Thursday, January 02, 2014

Jordan Valley Settlement: Winners and Losers

ב' לחודש האחד עשר תשע"ד

Jordan Valley must remain part of Israel 'for all eternity,' Gideon Sa'ar says

Times Of Israel: Hours before Kerry visit, senior minister helps build settlement
Accompanied by entourage of parliamentarians, Sa’ar says Israel must maintain its civilian, military presence on eastern frontier

Raphael Ahren, January 2, 2014, with Mitch Ginsburg and Times of Israel staff 

Gid'on Sa'ar
Interior Minister
A top Israeli minister on Thursday led a delegation of parliamentarians to the Jordan Valley, where he helped inaugurate a new neighborhood in a settlement and vowed to maintain a military and civilian presence in the territory “for all eternity.” Gideon Sa’ar’s statement came mere hours ahead of the arrival in Israel of US Secretary of State John Kerry, who is slated to present a “framework” for a peace deal to Israeli and Palestinian leaders, including a proposal for security arrangements in the valley, which borders Jordan.

“We are here in the Jordan valley out of a recognition that during these days one of the most crucial issues to Israel’s future is at stake,” Sa’ar, the interior minister, told journalists at a lookout over the Jordan Valley named for the late IDF general and Labor Party politician Yigal Allon.

Sa’ar was accompanied by an entourage of deputy ministers and other MKs, including Likud’s Ze’ev Elkin, Tzipi Hotovely, Yariv Levin and Reuven Rivlin [and Miri Regev]; the Jewish Home party’s Eli Ben-Dahan, Orit Struck and Ayelet Shaked; and Yesh Atid’s Dov Lipman and Ronen Hoffman.

The “crucial” issue is where Israel’s border is going to be drawn: whether it will be the Jordan River or, “God forbid,” somewhere near Netanya and Kfar Saba, Sa’ar said, noting that Israel would become a “state with no strategic depth” if it withdrew from the valley.

“The presence of the IDF in the Jordan Valley can’t be a temporary thing; it needs to be for all eternity,” he added, linking Israel’s military presence to the ongoing presence of settlers in the area.

Sa’ar noted that all Israeli governments since the 1970s had built settlements in the Jordan valley, including Labor-led governments, and added: “It needs to be entirely clear that where there will be no settlements, there will be no IDF. Where there will be no IDF there will be no security and there will be terror instead.”

Ze'ev Elkin
Foreign Affairs
Deputy Minister
After the impromptu press conference at the lookout, the group continued to the Jordan Valley community of Gitit, where Sa’ar and his companions lent a symbolic hand to efforts to construct a new settlement neighborhood, taking turns hoisting buckets of cement and pouring them into the foundations of a new building.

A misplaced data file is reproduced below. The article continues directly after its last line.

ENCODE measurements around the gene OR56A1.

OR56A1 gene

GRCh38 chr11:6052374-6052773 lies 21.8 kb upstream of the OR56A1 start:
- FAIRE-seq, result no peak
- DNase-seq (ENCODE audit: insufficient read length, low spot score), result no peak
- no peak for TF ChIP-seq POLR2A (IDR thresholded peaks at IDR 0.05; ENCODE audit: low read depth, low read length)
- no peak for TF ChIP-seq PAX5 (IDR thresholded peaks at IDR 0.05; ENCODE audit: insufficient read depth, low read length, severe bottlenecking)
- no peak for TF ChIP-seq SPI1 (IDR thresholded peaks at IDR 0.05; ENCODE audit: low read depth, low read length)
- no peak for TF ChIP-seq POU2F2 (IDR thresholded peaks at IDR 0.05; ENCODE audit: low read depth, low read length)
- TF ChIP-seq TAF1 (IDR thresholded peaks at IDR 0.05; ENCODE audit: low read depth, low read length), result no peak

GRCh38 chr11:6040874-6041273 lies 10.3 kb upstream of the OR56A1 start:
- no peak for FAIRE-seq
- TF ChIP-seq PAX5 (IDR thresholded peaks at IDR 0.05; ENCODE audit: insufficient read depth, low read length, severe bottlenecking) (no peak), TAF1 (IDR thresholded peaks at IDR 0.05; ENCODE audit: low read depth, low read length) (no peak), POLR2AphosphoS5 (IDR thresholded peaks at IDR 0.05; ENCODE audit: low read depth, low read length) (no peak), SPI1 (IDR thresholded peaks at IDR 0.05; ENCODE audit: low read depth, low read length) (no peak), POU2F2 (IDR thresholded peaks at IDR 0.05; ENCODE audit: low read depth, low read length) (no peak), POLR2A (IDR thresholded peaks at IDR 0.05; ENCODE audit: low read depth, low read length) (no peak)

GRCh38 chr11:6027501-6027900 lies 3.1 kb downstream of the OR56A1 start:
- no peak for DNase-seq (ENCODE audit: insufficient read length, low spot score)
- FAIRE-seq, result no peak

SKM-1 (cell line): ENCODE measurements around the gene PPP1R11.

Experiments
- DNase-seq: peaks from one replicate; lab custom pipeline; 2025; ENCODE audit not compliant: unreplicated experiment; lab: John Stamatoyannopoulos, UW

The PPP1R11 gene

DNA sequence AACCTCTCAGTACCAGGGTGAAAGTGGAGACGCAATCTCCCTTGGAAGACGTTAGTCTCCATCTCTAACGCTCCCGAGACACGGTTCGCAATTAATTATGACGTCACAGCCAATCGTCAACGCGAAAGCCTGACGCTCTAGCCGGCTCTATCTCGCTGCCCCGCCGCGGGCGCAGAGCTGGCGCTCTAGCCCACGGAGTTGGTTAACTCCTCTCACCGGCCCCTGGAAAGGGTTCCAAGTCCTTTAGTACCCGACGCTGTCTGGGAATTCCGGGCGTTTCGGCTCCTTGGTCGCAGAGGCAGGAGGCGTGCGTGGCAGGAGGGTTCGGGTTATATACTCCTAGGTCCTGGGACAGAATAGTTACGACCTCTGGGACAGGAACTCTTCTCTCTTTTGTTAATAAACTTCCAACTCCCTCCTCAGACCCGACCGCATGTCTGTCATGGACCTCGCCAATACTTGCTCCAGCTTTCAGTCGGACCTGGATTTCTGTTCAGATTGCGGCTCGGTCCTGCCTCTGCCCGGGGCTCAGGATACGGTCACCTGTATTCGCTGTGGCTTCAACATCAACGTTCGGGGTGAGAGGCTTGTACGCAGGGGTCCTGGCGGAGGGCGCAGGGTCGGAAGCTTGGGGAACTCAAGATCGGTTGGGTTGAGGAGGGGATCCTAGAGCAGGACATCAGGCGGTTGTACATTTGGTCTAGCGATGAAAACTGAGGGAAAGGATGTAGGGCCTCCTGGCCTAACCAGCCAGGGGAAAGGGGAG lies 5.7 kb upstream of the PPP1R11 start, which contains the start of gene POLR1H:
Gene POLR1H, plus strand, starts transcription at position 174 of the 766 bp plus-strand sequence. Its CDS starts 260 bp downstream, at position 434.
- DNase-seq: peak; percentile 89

Thursday’s event was “the right action at the right time,” said Elkin, the deputy foreign minister, evoking the late diplomat Abba Eban’s comparison of the 1967 lines to “Auschwitz borders.” He added that in light of Kerry’s visit and the security arrangements proposed by the Obama administration, the ministers were presenting to Prime Minister Benjamin Netanyahu Israel’s “sole possible response” to the demands made of it.

MK Dov Lipman

Lipman, the MK from the centrist Yesh Atid party, told The Times of Israel that his presence and the presence of his fellow party member Hoffman was no indication that Yesh Atid was in favor of recent efforts by some Likud ministers to legislate the annexation of the Jordan Valley. Rather, he said, he was there to “discuss the issues.”

The event was organized by the Caucus for Eretz Israel, a Knesset caucus dedicated to fortifying Israel’s presence in all parts of the West Bank. The minister and the other MKs are also to visit other communities in the Jordan Valley, including a meeting with farmers in the settlement of Tomer.

Israel's "Fearless Leader?"
(Photo Credit: YNET Archives)
The West Bank border region has become a sticking point in negotiations between Israel and the Palestinians, with Jerusalem demanding the long-term presence of Israeli troops in the area, a proposal the Palestinians reject.

On Sunday, a bill to annex the Jordan Valley passed a key ministerial committee, drawing condemnations from both Palestinians and Israelis, who said it threatened the future of the talks. Prime Minister Benjamin Netanyahu (left) is expected to thwart the bill becoming law. (cont.)

Esser Agaroth (2¢):
OK. Whatever....

...Symbolic settlement cementing supposedly signifies something.

I won't knock the MK's who went out to pass cement and plant trees, symbolically or not. Interestingly enough, this event took place on the first of the Eleventh Month in the Hebrew calendar, Sh'vat, the day which Beth Shammai believed was the New Year of the Trees, which, of course, we celebrate on Tu (15) b'Sh'vat.
...באחד בשבט, ראש השנה לאילן, כדברי בית שמאי; בית הלל אומרין, בחמישה עשר בו. (משנה ראש השנה א,א)
...on the first of Sh'vat, the new year of the tree, according to the school of Shammai; the school of Hillel says on the fifteenth. (Mishnah Rosh HaShannah 1:1)
Another significant event occurred on this day, and is mentioned in our Holy Torah.

But, the big loser today is Rb. MK Dov Lipman, whom I have already declared is a spy, the Book of Numbers sense. There to “discuss the issues,” huh? And, when the annexation of the Jordan Valley becomes law, then you can say that you were there?

If we have to wait for Mashi'ah, in order to conquer the Land thoroughly, then what are you doing, sitting in the government of a conquering force? Next, we will start hearing the "O" word out of your mouth?

No comments:

You Might Also Like...